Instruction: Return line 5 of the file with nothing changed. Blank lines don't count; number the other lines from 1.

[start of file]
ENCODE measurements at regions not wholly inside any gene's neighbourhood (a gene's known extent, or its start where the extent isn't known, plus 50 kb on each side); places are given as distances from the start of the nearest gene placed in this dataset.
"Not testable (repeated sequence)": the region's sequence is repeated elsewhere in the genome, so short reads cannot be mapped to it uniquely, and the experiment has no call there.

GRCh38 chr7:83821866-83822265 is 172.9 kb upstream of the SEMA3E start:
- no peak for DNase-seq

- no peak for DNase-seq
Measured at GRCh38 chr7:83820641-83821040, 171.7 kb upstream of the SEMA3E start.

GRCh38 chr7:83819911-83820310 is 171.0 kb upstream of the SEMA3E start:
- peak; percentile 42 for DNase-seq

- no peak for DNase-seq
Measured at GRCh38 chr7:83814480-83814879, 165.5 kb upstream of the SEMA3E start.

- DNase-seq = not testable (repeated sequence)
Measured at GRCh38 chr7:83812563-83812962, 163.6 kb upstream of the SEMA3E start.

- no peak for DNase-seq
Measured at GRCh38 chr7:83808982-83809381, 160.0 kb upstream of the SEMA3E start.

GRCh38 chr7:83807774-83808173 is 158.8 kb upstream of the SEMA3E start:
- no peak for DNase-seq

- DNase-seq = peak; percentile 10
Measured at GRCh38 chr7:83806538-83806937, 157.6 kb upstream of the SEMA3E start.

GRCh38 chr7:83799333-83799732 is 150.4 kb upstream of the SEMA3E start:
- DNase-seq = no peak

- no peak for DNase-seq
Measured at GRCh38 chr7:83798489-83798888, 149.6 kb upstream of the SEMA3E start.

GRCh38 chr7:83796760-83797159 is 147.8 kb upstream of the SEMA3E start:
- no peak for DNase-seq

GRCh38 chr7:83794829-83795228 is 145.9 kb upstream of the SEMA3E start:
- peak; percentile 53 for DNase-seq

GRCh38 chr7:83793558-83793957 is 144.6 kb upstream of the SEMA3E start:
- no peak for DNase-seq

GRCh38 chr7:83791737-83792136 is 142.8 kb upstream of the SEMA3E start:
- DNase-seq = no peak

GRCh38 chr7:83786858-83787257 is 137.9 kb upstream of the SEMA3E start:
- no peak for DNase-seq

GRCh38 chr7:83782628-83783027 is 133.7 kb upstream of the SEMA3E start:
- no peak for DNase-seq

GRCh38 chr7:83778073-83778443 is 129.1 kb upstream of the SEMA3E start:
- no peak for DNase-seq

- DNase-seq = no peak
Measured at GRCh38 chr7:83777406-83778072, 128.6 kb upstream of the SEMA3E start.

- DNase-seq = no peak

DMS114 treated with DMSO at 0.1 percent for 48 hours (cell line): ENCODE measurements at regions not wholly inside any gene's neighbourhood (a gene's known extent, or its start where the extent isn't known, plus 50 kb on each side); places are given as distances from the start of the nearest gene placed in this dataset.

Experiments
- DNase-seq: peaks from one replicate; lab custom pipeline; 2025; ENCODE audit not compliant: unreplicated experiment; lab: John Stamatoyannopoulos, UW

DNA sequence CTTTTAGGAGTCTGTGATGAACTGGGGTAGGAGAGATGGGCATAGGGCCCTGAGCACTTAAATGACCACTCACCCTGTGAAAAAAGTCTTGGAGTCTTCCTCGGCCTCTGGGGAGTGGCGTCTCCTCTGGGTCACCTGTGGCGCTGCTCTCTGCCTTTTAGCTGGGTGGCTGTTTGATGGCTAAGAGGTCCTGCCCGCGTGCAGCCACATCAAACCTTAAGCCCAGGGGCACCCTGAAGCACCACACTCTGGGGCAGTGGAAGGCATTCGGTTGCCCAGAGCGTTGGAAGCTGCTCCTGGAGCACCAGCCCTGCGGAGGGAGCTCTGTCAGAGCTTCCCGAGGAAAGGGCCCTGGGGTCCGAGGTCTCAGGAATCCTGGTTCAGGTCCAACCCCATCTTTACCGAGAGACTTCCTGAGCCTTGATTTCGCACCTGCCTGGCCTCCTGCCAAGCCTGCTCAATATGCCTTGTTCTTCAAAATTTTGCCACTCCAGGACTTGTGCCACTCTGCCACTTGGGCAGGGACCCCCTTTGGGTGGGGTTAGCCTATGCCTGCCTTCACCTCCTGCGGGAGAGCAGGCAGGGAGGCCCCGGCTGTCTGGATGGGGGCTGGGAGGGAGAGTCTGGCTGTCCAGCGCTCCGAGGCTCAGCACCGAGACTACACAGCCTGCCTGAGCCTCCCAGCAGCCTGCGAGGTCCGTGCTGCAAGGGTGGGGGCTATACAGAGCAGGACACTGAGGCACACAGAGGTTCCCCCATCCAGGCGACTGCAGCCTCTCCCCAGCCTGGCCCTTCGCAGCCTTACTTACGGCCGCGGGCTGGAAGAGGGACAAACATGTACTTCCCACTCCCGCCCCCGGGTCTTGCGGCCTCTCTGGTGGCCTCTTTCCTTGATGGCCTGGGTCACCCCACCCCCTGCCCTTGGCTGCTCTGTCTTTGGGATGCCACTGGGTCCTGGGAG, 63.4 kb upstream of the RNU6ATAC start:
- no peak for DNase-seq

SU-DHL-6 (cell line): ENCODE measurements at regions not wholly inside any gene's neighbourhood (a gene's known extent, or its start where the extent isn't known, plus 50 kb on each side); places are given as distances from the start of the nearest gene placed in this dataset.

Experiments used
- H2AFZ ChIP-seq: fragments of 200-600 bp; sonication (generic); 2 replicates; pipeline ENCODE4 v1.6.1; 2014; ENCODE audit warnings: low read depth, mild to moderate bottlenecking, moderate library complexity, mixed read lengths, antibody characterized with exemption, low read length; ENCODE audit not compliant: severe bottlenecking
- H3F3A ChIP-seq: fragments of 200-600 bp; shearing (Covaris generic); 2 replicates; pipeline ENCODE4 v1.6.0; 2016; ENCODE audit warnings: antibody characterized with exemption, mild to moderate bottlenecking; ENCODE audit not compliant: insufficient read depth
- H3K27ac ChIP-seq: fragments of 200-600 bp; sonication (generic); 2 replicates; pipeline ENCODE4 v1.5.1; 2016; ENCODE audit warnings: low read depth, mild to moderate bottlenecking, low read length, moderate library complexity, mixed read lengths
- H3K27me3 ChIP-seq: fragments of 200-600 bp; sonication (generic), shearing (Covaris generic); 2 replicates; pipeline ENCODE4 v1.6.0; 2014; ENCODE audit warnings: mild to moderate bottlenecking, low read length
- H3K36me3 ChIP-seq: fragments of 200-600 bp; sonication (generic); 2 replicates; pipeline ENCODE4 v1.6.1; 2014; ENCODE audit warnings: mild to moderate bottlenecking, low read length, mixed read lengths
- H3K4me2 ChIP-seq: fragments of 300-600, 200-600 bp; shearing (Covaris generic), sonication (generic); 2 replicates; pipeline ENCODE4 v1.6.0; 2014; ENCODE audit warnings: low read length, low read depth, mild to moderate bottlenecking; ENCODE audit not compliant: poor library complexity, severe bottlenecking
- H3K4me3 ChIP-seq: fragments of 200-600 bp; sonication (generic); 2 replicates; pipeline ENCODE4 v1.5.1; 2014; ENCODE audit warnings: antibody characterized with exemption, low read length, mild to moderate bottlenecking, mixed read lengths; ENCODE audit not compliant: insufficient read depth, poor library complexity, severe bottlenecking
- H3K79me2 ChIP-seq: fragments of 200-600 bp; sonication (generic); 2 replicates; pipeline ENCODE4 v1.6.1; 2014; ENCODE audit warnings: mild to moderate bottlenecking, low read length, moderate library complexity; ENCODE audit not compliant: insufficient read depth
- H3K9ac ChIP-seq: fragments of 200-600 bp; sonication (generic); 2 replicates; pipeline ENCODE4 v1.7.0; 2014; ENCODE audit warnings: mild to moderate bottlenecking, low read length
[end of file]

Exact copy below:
- no peak for DNase-seq